The magic of wind-dried laundry

There are many entries on my list of things that please me—my list of favourites, from frogs singing at night to my beloved dandelions in May with their magically-curling stems, floating perfectly still on the surface of a lake (preferably Rainy Lake) on a hot summer day, bushes filled with berries, and the sound of a pileated woodpecker hammering out his happy tune.
But today, on a windy sunny summer day, my favourite of favourites is fresh sheets just off the clothesline and on to my bed; sheets smoothed tight and pressed flat with my hands.
And then I crawl into bed and pull the sheet over my head, and breathe that heavenly fragrance that only the wind through the trees and across the lawn and over the garden can gather up.
Think of all the smells that the wind, a wind from any season (even winter), picks up and sweeps through the fibres of my crisp white sheets: blossoms of every variety, new grass freshly-scattered out across the lawn by the lawnmower, new hay growth about to burst into bud, flowers taking their turn in the flowerbeds to show off their colour and bouquet, apples ripening on the tree, or a campfire off in the distance with its woody, earthy smell.
All these fragrances are captured in my sheets, woven intrinsically together. This smell can’t be reproduced; can’t be copied or created by any other means.
When I was little, my mother would gather my bed sheets off the clothesline, and once she had smoothed the bottom sheet perfectly flat and tucked it under my mattress, I would jump into bed and she would shake out the top sheet over me and it would settle down, gently, like butterflies against my skin while I stayed perfectly still.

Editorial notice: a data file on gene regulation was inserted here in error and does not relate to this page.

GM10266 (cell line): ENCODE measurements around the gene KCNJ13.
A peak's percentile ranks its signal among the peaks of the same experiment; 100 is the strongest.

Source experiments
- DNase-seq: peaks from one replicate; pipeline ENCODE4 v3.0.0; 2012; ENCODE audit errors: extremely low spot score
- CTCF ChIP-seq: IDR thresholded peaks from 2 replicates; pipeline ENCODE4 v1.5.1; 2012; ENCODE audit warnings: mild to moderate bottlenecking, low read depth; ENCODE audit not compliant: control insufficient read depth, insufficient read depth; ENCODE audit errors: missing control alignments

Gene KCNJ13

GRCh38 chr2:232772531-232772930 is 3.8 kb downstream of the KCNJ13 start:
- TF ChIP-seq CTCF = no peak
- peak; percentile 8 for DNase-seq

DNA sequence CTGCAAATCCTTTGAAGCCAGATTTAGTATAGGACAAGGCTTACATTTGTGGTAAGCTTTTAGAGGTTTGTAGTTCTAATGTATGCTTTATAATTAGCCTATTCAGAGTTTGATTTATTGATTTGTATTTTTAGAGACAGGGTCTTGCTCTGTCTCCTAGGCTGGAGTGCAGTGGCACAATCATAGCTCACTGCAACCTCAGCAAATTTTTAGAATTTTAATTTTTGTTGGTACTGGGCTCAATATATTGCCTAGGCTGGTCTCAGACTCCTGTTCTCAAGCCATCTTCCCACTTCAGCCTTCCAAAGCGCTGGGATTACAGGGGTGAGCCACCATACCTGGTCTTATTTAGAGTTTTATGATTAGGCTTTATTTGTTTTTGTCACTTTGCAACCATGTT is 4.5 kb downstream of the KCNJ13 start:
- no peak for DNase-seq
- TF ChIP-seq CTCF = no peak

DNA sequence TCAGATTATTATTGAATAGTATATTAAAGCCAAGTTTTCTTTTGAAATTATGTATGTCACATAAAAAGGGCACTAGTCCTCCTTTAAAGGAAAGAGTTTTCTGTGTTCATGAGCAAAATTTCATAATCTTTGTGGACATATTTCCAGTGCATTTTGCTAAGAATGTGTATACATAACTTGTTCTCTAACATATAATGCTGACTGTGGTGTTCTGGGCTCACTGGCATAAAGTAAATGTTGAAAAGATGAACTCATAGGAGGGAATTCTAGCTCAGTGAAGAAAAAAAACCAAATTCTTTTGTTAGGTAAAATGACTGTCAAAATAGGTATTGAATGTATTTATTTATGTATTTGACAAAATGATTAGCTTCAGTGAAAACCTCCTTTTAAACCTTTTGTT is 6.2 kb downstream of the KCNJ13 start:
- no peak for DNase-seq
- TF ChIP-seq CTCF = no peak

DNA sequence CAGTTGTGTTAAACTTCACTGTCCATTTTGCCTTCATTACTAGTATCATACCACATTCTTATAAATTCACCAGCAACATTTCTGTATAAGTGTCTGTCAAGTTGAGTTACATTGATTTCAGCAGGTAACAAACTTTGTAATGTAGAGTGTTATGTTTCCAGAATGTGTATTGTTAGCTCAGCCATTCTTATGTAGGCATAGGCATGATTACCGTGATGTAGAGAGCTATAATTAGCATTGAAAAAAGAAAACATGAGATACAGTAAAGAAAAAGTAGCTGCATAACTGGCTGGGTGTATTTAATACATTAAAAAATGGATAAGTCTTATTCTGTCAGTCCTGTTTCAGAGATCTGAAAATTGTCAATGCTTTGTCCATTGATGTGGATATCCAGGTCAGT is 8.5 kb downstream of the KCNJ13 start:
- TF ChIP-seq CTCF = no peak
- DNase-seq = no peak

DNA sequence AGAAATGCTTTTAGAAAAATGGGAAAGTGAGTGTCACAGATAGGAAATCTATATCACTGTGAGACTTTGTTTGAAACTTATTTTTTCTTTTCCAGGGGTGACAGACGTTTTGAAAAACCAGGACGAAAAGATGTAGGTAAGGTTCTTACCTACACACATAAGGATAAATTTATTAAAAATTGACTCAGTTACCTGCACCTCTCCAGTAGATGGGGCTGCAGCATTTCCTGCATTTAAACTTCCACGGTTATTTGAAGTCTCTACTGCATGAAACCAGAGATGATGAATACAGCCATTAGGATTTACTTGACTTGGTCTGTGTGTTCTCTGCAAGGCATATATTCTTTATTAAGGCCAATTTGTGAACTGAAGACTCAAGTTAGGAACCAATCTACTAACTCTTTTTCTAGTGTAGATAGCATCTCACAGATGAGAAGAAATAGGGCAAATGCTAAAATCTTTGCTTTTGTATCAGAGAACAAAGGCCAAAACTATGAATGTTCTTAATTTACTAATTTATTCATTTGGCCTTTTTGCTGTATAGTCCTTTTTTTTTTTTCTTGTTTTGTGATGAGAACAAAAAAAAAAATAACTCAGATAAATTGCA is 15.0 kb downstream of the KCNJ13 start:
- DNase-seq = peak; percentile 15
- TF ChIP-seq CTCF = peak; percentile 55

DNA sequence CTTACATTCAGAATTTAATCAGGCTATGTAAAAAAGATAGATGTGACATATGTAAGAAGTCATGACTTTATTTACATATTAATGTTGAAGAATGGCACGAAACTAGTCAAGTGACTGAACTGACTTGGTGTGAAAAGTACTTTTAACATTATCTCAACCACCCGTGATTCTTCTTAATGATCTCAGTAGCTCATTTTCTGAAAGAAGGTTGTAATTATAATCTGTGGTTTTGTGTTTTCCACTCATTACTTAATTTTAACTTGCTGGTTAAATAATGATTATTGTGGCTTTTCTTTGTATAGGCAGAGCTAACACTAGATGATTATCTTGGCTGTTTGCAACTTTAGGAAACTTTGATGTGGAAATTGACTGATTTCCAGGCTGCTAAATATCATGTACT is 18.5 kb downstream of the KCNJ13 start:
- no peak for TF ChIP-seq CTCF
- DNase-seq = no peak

It is my favourite mother memory.
I can’t help but think of those people who don’t have a clothesline, who must use a dryer for all their laundry. I know of people whose subdivision by-laws do not allow for the use of a clothesline.
What madness is this? Aside from saving electricity, these people miss out on the privilege and the miracle of laundry-drying day that transforms the ordinary into the extraordinary.
I always check out clotheslines when I am out and about, and I love best those clotheslines that are a work of art—where the clothes hang from smallest to biggest, or in order of colour like its very own rainbow.
Or, what is now an almost extinct sight (certainly on the endangered list of sights), a long line of white flannelette diapers snapping in the wind, pinned precisely, like some mathematical equation.
I miss seeing those clotheslines; a sight that creates the image of a baby bundled up tight, held against his mother’s chest while she rocks and hums, assuring him all will be well, so go to sleep.
Coloured and printed sheets gather up fragrances, too, but not in the same way my mother’s glistening white sheets did.
I think I shall go and do a load of laundry, and see what magic I can create.